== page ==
When William Kentridge was around six years old, the artist Cecil Skotnes presented the Kentridge family with a print depicting the image of a cat for Christmas. That particular cat image stayed with Kentridge – both because it seemed to him to be a self-portrait of Skotnes, with his moustache whiskers and his bright, cat-like eyes; and also because it changed the way that Kentridge saw cats (the animals themselves).
Cats have become a recurring motif in Kentridge’s work, all of them in one way or another indebted to that first Skotnes cat. Over many years Kentridge has drawn, sculpted and printed cats; two spiky steel cats even stand as guardians on top of his front gate and another above his studio door.
Scribble Cat is very much in the honourable lineage of these cats. Its form – an imperfect puzzle of multiple overlaid pages – follows from drawings Kentridge was making at the time in which multiple fragments (often on found book pages) are pieced together to make a whole. The disjunctive background treatments across the different pieces are pulled together by the cat, and the tension between fragmentation and coherence gives the print its taut, feline energy.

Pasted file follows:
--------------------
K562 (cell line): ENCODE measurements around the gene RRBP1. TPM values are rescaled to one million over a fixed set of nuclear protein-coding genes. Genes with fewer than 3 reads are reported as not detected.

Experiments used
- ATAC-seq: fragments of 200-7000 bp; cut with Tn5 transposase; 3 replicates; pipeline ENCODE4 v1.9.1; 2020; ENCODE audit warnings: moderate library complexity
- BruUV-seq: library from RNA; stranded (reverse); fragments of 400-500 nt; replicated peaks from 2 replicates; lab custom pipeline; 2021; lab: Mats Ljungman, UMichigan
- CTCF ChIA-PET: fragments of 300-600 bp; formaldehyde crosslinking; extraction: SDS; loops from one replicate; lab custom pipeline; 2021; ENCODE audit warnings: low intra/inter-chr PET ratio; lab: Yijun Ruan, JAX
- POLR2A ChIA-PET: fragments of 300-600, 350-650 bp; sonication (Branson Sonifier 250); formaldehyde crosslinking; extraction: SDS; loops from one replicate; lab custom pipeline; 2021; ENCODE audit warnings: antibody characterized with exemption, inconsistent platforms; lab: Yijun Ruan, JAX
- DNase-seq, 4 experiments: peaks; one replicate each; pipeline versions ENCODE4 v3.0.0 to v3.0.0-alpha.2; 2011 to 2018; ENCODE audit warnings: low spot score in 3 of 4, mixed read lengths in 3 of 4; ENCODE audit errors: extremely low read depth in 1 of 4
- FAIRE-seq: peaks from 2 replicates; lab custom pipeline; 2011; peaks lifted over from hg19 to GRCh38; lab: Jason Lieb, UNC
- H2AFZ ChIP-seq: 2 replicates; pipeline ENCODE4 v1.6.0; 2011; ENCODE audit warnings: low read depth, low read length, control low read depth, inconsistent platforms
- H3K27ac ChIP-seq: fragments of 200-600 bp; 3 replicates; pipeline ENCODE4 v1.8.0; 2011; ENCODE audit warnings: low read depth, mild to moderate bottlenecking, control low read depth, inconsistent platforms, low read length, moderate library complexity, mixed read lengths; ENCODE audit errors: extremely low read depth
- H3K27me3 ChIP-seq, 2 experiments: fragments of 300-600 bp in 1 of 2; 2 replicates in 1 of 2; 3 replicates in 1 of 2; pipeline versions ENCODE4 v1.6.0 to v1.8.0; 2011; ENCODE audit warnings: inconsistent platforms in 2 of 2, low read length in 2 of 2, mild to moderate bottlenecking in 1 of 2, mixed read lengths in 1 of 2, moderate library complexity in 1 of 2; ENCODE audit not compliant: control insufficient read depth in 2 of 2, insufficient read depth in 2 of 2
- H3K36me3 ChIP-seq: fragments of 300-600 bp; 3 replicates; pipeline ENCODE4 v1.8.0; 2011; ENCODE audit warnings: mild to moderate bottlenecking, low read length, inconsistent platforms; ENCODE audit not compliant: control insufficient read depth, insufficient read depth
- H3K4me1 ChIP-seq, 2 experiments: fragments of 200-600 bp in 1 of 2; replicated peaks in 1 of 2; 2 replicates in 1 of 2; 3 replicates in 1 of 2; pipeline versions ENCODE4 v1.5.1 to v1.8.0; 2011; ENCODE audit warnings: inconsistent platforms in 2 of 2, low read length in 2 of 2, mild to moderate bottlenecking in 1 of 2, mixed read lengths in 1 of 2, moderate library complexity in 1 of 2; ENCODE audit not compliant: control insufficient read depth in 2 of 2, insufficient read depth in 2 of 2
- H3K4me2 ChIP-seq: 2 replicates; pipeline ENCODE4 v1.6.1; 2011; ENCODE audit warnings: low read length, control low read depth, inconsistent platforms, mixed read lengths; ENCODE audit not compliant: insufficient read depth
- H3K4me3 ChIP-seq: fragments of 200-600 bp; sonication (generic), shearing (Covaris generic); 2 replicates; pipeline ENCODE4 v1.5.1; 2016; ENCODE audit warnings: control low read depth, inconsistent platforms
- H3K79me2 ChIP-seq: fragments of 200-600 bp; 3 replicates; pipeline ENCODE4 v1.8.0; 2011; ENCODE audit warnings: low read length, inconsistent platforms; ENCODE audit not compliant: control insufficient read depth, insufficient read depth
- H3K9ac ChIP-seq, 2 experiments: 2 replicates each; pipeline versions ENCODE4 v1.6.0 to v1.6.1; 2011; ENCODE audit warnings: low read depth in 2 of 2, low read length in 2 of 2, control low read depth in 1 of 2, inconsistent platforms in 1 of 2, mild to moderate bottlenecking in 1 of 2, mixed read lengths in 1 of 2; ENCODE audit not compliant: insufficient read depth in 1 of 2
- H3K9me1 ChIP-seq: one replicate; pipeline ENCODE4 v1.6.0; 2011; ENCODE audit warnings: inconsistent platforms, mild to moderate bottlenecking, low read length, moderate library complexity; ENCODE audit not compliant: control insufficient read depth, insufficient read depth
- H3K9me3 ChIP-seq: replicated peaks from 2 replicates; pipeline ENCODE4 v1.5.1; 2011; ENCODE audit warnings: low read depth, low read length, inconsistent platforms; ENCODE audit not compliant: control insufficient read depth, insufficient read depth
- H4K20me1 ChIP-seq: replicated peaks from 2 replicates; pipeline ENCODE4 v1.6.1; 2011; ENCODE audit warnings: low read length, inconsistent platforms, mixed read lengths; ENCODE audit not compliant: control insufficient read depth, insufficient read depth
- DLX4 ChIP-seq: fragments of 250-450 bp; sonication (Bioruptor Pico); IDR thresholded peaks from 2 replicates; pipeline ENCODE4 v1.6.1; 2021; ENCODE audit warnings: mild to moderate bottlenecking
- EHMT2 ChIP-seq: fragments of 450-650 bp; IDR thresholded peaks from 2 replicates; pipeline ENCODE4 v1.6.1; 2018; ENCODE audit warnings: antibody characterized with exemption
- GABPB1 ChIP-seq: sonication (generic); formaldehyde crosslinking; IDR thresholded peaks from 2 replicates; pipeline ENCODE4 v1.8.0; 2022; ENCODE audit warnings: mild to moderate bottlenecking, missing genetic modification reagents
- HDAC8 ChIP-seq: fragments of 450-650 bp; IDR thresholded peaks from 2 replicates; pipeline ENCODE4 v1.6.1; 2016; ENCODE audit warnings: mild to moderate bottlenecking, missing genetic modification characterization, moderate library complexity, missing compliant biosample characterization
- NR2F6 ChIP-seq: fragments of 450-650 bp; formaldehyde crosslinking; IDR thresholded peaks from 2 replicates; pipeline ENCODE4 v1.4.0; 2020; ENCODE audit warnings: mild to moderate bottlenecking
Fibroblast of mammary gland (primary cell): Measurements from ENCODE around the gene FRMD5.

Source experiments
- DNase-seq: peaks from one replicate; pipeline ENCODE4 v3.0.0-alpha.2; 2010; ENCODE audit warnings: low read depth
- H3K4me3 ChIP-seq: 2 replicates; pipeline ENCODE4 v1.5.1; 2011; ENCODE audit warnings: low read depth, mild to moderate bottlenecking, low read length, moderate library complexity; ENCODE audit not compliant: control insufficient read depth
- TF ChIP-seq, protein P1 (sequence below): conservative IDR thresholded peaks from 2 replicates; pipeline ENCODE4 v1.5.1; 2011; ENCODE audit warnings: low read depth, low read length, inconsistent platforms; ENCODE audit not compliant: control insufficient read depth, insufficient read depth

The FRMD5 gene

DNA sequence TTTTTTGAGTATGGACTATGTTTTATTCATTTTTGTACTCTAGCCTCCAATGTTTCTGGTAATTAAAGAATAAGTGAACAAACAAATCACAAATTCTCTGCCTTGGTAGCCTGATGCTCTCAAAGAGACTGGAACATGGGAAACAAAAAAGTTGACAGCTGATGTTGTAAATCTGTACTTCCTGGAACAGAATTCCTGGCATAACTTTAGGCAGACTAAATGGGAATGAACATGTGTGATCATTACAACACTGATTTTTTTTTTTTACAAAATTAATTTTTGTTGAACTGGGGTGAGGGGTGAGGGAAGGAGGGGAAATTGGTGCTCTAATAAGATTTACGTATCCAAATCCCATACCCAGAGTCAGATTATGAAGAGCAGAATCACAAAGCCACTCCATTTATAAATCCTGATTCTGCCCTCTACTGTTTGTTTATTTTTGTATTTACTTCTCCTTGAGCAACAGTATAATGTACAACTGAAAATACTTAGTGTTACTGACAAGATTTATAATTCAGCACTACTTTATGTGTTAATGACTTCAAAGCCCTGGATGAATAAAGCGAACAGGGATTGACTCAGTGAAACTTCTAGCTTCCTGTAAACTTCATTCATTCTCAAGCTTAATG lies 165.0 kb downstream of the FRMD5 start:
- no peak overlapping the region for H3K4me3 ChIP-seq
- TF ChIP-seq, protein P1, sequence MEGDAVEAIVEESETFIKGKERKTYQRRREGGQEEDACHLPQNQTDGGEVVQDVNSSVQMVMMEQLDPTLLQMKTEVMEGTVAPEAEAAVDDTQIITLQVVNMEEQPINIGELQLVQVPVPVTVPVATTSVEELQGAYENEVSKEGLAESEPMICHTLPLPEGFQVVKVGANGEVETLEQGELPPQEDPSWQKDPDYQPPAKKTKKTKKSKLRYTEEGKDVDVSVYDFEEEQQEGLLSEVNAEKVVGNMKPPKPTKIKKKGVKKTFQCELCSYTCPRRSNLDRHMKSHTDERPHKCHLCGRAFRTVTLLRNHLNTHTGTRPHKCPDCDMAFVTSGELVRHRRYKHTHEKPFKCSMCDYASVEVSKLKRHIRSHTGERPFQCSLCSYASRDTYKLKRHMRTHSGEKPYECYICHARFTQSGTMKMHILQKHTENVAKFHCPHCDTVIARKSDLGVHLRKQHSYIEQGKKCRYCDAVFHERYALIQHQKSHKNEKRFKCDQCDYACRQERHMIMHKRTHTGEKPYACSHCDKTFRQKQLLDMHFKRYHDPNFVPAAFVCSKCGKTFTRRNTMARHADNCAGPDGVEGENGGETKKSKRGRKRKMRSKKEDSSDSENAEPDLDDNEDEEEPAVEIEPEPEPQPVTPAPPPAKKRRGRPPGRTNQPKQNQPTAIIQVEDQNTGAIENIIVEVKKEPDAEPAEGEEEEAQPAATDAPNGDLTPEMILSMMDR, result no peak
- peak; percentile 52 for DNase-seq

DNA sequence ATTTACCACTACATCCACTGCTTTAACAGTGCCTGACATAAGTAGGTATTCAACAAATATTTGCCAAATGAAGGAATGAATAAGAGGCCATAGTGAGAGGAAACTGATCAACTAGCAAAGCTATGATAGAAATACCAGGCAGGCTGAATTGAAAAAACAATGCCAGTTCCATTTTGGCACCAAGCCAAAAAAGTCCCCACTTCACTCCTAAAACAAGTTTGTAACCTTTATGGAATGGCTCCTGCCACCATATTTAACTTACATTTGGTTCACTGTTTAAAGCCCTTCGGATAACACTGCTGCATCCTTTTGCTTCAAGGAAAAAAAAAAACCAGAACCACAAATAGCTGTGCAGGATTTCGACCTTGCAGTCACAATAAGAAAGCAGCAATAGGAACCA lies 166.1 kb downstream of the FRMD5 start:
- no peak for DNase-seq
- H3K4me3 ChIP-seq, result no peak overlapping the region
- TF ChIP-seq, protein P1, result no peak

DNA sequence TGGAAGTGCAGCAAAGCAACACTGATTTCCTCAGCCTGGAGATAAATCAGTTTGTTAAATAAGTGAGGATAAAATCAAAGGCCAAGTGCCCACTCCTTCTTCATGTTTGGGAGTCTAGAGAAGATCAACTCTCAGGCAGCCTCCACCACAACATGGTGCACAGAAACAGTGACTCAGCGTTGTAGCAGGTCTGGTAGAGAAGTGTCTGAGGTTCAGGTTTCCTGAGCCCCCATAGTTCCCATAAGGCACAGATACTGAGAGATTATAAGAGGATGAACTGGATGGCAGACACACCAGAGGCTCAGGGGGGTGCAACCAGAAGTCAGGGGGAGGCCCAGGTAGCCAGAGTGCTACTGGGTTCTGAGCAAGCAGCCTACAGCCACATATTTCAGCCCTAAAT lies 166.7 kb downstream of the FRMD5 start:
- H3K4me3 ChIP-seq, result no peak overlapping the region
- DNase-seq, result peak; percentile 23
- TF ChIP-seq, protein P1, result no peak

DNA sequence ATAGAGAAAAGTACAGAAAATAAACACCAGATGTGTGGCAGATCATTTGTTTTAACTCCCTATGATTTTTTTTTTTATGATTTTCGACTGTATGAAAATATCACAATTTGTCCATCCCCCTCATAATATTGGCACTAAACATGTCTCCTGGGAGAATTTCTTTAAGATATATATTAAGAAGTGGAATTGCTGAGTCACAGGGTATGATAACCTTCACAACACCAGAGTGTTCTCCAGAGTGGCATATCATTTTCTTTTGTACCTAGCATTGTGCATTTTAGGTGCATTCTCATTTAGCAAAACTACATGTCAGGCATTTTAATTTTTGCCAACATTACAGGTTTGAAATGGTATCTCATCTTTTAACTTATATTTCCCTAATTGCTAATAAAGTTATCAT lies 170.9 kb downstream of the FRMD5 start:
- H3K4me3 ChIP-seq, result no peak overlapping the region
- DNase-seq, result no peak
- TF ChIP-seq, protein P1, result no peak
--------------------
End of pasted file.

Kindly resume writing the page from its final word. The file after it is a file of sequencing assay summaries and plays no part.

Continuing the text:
Scribble Cat was originated by Kentridge in August 2010, in collaboration with Jillian Ross at the David Krut Print Workshop, which had relocated just before then to its current facility at Arts on Main in the City and Suburban precinct of downtown Johannesburg.
The work consists of six separate sheets printed from six copper plates. At one point in the proofing process Kentridge, publisher David Krut and the workshop team were standing together assessing the latest proof, which the artist felt was very static. The six sheets on which the plates had been printed were all lying exactly next to each other in two rows of three in a standard grid format. With a single deft movement, Kentridge shifted the top left print, placing it at a jaunty angle and thereby breaking the grid. This decision created the tension and movement – the arch of the cat’s back, the subtle postural nuances – that were lacking previously. The sheets were meticulously cut and shaped in order to accommodate the angle, and registration marks were added in the form of red pencil crayon lines and circles, to guide the assembly of the work. This method of working with separate sheets brought together at different angles formed a foundation for the production processes employed in the Universal Archive series of linocuts that began in 2012 and became increasingly elaborate over the course of four years.
Text – Jacqueline Flint
DK Inside Story | David Krut talks briefly about the large-scale etching by William Kentridge titled ‘Scribble Cat’ which was published by the David Krut Workshop at Arts on Main in 2010.